|Clay Friedman – Co-leader
Clay is a partner in the firm’s Regulatory Investigations, Strategy + Enforcement (RISE) Practice Group and co-leader of the State Attorneys General practice. Informed by nearly a decade in a state attorneys general office, and more than 25 years in private practice, Clay spends much of his time representing clients in singular or multistate regulatory actions. Clay has repeatedly led teams before all 50 state attorneys general and also handles matters with the Federal Trade Commission, the Consumer Financial Protection Bureau, and other local, state and federal agencies.
Stephen represents clients interacting with, and being investigated by, state attorneys general and other enforcement bodies, including the CFPB and FTC, as well as clients involved with litigation, particularly in heavily regulated industries.
Michael handles high-profile state attorneys general, FTC, and CFPB investigations by advising clients through these complex government inquiries. He assists clients through the entire life cycle of investigations, from regulatory enforcement through formal litigation.
As a former government official at the state and federal level, Ketan leverages extensive experience in the public and private sectors to skillfully represent client interests.
A former deputy attorney general of New York, Avi applies his experience in bet-the-company matters, representing clients in criminal and civil investigations and enforcement actions before state and federal regulators, prosecutors and enforcement agencies.
Chris represents clients in regulatory, civil and criminal investigations and litigation. In his practice, Chris regularly employs his prior regulatory experience to benefit clients who are interacting with and being investigated by state attorneys general.
Natalia is an associate in the firm’s business litigation practice. She recently received her J.D from the University of California, Davis School of Law.
Namrata is an associate in the firm’s Regulatory Investigations, Strategy + Enforcement (RISE) Practice Group, based in the Washington, D.C. office. Her work includes advising clients in regulatory investigations and compliance matters, in addition to representing clients in civil litigation matters.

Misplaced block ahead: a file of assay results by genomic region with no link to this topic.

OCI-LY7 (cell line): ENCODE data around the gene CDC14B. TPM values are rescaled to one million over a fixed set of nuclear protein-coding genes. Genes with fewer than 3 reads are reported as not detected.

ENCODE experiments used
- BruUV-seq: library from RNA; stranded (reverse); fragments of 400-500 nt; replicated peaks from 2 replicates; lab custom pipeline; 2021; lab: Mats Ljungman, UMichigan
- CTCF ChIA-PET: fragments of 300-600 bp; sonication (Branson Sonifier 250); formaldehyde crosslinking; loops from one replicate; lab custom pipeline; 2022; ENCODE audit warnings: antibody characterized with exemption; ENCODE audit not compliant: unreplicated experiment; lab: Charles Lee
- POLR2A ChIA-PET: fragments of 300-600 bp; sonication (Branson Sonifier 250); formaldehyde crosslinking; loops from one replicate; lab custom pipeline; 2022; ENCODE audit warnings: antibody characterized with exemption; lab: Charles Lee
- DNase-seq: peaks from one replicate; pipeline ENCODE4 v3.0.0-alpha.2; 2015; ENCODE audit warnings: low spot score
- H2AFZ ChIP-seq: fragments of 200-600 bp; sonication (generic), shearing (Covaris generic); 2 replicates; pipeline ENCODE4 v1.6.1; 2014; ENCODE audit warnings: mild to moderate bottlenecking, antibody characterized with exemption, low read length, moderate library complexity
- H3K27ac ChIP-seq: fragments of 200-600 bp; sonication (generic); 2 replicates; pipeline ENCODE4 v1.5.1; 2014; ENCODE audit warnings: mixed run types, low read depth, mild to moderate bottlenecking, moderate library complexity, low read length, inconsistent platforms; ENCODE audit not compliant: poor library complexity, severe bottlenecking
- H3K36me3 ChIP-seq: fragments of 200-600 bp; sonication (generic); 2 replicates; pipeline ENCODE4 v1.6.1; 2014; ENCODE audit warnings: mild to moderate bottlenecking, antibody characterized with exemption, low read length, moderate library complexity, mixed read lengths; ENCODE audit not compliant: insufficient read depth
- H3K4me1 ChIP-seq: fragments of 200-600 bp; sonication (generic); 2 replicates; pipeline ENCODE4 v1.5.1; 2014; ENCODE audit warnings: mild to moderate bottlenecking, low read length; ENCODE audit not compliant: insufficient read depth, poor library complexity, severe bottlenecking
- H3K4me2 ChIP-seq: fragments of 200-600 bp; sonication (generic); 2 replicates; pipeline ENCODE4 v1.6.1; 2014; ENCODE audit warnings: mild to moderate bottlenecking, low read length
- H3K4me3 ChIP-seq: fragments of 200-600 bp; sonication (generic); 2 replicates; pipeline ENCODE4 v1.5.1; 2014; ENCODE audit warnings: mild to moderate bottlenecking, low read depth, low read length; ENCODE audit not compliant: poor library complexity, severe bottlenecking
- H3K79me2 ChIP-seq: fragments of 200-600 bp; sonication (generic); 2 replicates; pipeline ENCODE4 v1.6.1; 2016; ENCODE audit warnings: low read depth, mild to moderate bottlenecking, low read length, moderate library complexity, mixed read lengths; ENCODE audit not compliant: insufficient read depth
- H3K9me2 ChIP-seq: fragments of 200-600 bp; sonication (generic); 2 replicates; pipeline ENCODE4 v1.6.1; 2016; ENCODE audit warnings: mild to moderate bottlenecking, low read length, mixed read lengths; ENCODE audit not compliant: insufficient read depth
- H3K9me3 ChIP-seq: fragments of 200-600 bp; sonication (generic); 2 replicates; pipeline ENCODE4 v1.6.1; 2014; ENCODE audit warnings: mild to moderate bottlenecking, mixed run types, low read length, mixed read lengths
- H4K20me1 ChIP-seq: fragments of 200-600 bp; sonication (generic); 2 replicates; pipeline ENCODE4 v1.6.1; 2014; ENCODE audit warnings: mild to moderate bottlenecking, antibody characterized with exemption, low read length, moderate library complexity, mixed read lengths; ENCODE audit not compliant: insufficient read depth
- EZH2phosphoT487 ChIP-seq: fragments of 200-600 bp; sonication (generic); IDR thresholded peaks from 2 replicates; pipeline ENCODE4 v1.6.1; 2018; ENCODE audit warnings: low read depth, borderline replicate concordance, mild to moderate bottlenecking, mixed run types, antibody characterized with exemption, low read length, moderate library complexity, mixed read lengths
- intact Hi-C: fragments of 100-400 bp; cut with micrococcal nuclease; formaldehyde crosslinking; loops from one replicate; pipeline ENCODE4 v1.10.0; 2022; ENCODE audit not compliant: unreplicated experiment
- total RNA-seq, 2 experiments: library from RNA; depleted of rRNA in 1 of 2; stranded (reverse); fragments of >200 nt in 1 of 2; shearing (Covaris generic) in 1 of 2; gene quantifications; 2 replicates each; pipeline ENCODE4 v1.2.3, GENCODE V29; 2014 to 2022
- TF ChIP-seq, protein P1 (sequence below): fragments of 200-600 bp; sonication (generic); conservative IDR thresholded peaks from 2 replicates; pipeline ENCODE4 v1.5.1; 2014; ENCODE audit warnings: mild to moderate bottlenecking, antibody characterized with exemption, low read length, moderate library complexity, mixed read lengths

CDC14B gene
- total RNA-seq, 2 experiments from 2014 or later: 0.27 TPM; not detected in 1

Susan is an associate in the firm’s Consumer Financial Services Practice Group, and focuses her practice on consumer financial services matters. She has defended several of the nation’s largest and most influential financial institutions in individual and class action litigation involving the Telephone Consumer Protection Act (TCPA), Fair Credit Reporting Act (FCRA), Fair Debt Collection Practices Act (FDCPA), and other consumer privacy statutes. Susan also represents banks, fintechs, and financial services companies in connection with regulatory examinations and investigations brought by the CFPB, state attorneys general, and the California Department of Financial Protection and Innovation.
Whitney is an attorney in the firm’s Regulatory Investigations, Strategy + Enforcement (RISE) Practice Group. She represents clients facing state and federal regulatory investigations and enforcement actions, as well as related civil litigation.
Trey is an associate in the firm’s Regulatory Investigations, Strategy + Enforcement practice. His experience includes serving as a summer associate at the firm in 2021.
An experienced litigator, Daniel advises and represents regional, national and international companies, financial institutions and insurers in all facets of business, complex commercial and insurance coverage litigation. He is committed to working with his clients to find creative solutions to meet their needs.
Stephanie is Troutman Pepper’s senior government relations manager in the state attorneys general department.